Singing polyphonic music without accompaniment – music of the Renaissance – is as pure and delightful an experience as can be imagined. It is luxuriant to feel oneself in the center of an interwoven tapestry of voices, and when performed well individual vocal lines emerge only occasionally to highlight certain colors or feeling, much as a touch of red or gold will attract the eye to emphasize a detail in a painting. There is a scuptural feel to this music as well – it has heft and shape and volume, sometimes ethereal and gossamer as a glass-spun butterfly, and sometimes with a muscularity to rival Michelangelo.
But when the human emotions evoked by the music coincide closely with those of the listener or the singer, its power can stop the heart. This has happened to me recently working on the exquisite “When David Heard” by Thomas Tomkins, an English composer of the Tudor and Stuart period. Using the text from 2 Samuel 18:33, Tomkins has written a beautiful and painful anthem in which King David laments the death of his son. It is a profound and moving set of lines, and justly famous both within and outside religious tradition:
“When David heard that Absalom was slain He went up into his chamber over the gate and wept, and thus he said: my son, my son, O Absalom my son, would God I had died for thee!”
This text is even more deeply affecting when one remembers that Absalom was not a good son. He was, in fact, a fratricide, killing his half brother to avenge his violated sister; and power hungry too, raising an army in rebellion against his aged father in an attempt to seize the throne. And yet, when David received the news of his son’s death, he responded not with triumph or gratitude or joy at the victory, but with deepest grief and heavy sorrow for the loss of his boy.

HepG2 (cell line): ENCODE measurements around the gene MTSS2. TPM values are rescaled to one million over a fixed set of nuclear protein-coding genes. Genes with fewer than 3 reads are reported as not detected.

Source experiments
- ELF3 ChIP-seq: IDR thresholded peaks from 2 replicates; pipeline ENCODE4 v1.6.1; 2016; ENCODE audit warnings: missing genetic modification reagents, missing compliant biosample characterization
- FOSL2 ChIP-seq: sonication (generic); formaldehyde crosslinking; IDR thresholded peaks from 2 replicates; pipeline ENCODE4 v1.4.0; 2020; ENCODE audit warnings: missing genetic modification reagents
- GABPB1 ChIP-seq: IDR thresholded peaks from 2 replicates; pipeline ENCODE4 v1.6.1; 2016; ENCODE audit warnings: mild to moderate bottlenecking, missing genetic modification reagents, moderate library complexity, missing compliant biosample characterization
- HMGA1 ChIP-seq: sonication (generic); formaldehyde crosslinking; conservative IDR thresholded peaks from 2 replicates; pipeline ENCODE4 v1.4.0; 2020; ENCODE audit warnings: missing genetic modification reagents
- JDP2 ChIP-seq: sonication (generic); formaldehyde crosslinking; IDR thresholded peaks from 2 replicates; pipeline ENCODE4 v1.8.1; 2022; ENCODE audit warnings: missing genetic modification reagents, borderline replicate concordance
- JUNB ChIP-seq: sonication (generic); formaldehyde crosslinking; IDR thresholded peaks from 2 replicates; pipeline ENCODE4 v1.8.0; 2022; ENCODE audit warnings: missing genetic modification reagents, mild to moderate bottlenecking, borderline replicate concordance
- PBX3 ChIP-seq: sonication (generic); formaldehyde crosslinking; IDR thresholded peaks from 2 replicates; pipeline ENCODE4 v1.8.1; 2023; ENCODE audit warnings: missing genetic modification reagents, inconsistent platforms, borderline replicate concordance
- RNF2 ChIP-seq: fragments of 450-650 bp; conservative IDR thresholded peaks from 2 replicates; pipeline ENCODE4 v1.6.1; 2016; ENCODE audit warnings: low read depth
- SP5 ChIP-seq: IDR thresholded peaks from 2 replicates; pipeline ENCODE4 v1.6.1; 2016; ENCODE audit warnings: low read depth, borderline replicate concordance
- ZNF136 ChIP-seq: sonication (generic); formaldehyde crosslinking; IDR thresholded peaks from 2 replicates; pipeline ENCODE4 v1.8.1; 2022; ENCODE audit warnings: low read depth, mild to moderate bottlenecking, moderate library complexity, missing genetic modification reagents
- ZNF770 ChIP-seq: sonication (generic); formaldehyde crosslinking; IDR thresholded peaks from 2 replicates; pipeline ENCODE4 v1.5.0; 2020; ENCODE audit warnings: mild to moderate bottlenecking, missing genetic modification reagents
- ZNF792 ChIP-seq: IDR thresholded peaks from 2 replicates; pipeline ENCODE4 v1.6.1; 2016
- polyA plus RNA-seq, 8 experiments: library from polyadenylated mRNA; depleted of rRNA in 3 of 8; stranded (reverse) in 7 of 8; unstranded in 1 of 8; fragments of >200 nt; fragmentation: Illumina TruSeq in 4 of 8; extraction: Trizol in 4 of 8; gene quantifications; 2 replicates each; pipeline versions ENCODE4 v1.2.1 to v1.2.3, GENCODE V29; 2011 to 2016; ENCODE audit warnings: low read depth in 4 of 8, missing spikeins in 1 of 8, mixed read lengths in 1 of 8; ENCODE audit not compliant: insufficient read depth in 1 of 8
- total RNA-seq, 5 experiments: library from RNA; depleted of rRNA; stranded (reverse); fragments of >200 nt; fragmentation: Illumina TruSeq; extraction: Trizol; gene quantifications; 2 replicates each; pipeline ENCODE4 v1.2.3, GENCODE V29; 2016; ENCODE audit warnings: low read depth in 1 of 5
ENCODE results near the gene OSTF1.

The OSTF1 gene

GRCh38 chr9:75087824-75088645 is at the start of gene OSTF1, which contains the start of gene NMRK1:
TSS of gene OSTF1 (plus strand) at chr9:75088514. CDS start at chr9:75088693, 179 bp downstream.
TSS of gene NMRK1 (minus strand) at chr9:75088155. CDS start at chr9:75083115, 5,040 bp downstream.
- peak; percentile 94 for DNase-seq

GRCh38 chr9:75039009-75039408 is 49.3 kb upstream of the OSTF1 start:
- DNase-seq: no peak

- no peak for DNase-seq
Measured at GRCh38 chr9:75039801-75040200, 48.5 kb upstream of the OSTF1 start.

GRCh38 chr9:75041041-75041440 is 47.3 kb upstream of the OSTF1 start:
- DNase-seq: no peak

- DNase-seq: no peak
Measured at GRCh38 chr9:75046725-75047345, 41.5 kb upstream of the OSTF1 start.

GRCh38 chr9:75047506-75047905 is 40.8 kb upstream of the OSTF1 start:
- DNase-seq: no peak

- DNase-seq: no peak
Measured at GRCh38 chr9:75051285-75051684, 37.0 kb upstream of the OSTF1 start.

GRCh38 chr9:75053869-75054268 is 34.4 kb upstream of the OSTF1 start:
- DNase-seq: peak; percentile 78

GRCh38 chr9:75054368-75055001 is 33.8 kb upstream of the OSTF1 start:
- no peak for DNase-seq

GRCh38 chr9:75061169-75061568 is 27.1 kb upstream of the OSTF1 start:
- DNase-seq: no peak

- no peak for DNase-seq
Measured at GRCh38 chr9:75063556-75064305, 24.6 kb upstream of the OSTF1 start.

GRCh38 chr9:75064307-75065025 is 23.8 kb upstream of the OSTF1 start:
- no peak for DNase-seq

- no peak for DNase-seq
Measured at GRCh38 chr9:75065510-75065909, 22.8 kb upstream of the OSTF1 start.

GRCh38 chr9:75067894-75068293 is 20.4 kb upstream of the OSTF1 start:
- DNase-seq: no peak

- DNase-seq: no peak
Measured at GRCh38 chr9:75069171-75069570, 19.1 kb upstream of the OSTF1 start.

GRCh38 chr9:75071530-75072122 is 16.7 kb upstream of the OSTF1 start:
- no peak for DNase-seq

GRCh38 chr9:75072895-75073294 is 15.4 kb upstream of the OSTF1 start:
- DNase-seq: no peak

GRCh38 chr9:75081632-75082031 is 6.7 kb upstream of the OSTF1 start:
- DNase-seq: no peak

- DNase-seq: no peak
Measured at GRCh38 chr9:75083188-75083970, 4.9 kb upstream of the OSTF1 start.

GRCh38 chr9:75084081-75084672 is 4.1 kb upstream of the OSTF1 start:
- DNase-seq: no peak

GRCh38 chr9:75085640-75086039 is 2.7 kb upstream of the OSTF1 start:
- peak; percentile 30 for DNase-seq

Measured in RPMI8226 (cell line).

Wisdom about the parent-child relationship is present in these words, even when family bonds have become hopelessly complicated, laced with anger, spiked with power struggles and misunderstanding, tested, provoked, inflamed and exhausted. It is no wonder that these same lines have been recalled and set by so many artists, writers and musicians over millennia.
Understanding the nature of a relationship does not always translate into compassionate action, does it? My own aging and ill mother, so often petulant and frustrated and impatient, frequently brings out the very worst in me. It makes no difference when singing Tomkins piece, though, for I can rarely prevent tears from springing to my eyes. I know that when the time comes, the anger will be forgotten and I too will feel pure and unadulterated grief.
©Poets Sinews, 2015. Reuse with permission.